5 Topics To Talk About With Your Kids

I’m not sure if it’s because of culture or because of the language barrier, but as a child, conversations with my parents were usually limited to physical well-being, schoolwork, chores, and parental directives.

你吃饱了吗?Are you full?

你上火了。多喝一点儿水。You have too much “heat” in your body. Drink more water.

作业做好了吗?Have you finished your homework?

收拾你的衣服!Put away your clothes!

When I became a parent and my kids started getting older, I realized that I was ill-equipped to talk with them about anything other than their basic needs. I didn’t know how to dialogue with them about their inner life in a way that connected with their hearts.

Thankfully, after much observation of other parents, reading of parenting books, and trial and error, I’ve been able to expand my conversational repertoire.

If you want to start building deeper connection with your kids, here are 5 conversation topics that I recommend:

1. Your Own Feelings

Our kids need us to model a healthy emotional life for them. We shouldn’t just be expressing “positive” feelings, but those we consider “negative” as well. No feeling should be off-limits. As they see us express joy, anger, frustration, and sadness, we can name our feelings and show them appropriate ways to deal with them.

“I’m sorry if I snapped at you. Mommy is stressed right now because guests are about to come over and dinner’s not ready.”

“I’m crying because I’m feeling homesick. I miss 公公婆婆.”

“The air pollution is less than 100 today! That makes me so happy! Let’s go out to play!”

Talking openly about our feelings teaches our children that they are free to experience the full range of emotions.

It shows our kids that feelings come and go. That feelings are not meant to be suppressed, ignored, or shamed.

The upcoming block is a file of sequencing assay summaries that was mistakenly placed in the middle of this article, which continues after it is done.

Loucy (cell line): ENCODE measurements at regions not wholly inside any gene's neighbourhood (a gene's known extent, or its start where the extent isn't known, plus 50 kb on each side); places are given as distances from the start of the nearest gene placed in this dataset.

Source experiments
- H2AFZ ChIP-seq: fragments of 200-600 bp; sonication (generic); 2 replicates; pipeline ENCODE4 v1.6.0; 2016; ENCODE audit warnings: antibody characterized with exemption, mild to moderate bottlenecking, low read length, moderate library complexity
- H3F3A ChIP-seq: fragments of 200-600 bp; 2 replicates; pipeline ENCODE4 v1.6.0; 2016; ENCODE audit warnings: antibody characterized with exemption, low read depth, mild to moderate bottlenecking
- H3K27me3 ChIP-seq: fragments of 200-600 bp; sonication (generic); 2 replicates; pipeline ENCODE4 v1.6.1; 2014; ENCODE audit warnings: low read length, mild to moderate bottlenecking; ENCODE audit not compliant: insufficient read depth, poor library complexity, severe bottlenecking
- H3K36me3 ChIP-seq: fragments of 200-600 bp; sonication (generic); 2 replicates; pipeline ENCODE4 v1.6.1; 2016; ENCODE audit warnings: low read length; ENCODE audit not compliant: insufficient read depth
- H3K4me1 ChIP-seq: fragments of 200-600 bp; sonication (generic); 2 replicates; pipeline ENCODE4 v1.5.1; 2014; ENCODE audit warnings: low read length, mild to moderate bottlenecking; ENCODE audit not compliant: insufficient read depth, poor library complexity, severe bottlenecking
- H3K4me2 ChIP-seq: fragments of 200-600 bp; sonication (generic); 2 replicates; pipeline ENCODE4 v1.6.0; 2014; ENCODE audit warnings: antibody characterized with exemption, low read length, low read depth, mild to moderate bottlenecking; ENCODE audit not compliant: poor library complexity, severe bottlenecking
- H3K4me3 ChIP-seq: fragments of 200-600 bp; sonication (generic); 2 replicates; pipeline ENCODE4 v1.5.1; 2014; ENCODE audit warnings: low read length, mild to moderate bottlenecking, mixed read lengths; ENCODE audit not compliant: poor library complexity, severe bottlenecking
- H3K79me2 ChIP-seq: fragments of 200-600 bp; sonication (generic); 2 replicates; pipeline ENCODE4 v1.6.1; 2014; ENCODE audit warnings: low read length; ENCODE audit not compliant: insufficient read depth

Feelings are meant to be felt.

It also gives them the vocabulary to talk about their own feelings.

2. Your Child’s Feelings

Last week, I came upon my youngest, K.K., scribbling on a birthday card to a friend and making it look like a huge mess. I screamed, “What are you doing?! Stop!!” He immediately became sullen. I tried to apologize for snapping at him, but he would have none of it. He spent the rest of the afternoon pouting and moping around.

Later that evening, I curled up with him and asked, “Did Mommy hurt your feelings when she yelled at you?” He nodded, tears welling up in his eyes.

“I’m really sorry. Next time, when Mommy does that, please tell me how you feel. Say, ‘It doesn’t make me feel nice when you talk to me like that, Mommy.’” I had him practice saying it to me, and then we role played. He ended up feeling heard and empowered.

Helping our kids talk about their feelings is a total game changer.

It makes them more emotionally attuned to themselves.

It empowers them to know their emotional limits and ask for help.

It enables us as parents to get to the heart of the matter instead of simply looking at the misbehavior.

It establishes the foundation for empathy towards others.

So read books about emotions. Highlight a character’s feelings in a movie. Print up a feelings wheel or a mood chart. Use the online Atlas of Emotions. Give these tools to your children to equip them with the awareness and language to talk about their emotions with you.